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These New Puritans Inside the Rose Infectious Music

These New Puritans have made a career out of difference, often pushing the sonic senses of listeners to extremes as they delve into the deconstructed, the abstract and the obscure. “I want music that sharpens you,” TNPs’ Jack Barnett said in a recent interview, adding that music should “amplify your nervous system.” The description couldn’t be more apt for Inside the Rose, their first LP since 2013’s Field of Reeds.

The band, now recording as the core duo of Jack and twin brother George, heighten our senses with everything from frenetic vibraphones, synapse-tingling orchestral strings, anxiety-inducing drones and heavenly choral hums. It’s a bold and typically brave offering.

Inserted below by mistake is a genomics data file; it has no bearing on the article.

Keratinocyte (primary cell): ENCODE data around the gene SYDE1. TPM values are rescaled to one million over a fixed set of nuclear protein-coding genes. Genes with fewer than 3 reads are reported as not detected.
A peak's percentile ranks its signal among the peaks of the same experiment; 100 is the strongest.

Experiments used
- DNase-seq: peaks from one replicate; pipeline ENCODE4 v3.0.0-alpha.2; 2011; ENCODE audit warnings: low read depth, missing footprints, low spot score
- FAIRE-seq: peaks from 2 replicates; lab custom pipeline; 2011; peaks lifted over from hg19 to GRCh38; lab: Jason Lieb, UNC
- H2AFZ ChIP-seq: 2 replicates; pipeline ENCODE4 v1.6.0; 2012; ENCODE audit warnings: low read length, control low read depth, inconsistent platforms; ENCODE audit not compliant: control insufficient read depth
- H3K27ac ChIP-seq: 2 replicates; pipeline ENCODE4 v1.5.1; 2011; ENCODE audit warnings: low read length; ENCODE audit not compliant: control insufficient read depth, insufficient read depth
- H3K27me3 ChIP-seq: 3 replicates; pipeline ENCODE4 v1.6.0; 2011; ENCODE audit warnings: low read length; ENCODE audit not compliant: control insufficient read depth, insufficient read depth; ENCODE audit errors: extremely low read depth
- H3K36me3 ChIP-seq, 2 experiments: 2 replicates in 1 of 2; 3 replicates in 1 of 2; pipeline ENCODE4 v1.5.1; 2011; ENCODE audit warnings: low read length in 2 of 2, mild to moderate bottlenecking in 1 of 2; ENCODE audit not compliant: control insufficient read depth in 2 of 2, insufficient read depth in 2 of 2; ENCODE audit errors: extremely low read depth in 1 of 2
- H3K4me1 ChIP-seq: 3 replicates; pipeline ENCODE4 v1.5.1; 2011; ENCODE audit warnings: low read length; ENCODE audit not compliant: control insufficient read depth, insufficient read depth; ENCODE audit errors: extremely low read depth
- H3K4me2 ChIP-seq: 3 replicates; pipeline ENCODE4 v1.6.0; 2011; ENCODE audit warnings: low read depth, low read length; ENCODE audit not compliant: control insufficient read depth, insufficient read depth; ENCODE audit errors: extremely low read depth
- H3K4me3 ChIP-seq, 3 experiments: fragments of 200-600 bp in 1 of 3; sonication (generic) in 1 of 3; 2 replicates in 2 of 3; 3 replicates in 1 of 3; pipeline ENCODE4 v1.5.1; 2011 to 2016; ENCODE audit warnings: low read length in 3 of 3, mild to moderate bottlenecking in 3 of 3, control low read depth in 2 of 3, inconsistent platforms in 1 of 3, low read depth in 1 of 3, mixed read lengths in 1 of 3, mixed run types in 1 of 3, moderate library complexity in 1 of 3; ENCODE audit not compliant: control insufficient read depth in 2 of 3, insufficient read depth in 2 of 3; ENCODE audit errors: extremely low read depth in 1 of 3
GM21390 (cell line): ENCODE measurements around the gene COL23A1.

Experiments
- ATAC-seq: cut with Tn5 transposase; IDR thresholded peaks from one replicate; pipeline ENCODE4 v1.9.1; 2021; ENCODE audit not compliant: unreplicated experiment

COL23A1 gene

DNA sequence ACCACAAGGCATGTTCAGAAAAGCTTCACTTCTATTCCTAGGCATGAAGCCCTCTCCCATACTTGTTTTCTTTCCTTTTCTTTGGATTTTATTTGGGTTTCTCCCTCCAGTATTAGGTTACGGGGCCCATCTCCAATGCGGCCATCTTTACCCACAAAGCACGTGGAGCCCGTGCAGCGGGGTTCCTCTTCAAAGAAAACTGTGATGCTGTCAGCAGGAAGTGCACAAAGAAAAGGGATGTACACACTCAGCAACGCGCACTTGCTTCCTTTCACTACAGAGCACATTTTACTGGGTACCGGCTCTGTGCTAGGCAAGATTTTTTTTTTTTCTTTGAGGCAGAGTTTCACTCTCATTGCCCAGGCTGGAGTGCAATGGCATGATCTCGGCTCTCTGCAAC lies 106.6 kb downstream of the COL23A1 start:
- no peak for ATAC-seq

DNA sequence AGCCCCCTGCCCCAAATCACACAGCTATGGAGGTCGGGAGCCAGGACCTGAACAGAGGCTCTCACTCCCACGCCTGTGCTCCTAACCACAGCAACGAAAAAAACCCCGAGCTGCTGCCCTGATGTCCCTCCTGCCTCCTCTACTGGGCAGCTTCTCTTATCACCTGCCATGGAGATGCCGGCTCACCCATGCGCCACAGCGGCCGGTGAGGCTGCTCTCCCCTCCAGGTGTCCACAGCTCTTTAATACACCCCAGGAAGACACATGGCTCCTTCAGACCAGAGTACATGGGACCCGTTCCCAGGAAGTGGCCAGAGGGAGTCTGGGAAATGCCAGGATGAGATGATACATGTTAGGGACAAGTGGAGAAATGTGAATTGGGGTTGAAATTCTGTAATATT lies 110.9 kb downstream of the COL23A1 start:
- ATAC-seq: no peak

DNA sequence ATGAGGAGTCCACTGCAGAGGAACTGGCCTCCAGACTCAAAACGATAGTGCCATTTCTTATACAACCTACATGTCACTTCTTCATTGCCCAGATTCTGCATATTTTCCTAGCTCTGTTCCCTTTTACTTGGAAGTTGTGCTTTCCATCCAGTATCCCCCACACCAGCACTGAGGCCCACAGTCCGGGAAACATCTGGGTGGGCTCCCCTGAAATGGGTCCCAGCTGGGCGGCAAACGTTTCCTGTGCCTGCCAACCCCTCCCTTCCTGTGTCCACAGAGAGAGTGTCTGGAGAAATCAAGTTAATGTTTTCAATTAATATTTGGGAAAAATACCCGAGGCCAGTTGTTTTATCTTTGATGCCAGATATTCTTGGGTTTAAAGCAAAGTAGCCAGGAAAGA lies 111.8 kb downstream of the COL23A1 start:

“The imagination is not a state, it is human existence itself,” the duo recently said, quoting William Blake, the inspiration for one of the album’s standout songs, Anti-Gravity. But it could well be the album’s manifesto. Exploring the imagination in all its conflicting states from inspiration to insecurity (Inside the Rose), beauty to decay (A-R-P) and heaven and hell (Into the Fire), it feels at times like the album is the imagination personified, inviting a musing on the very concept of artistic creation itself.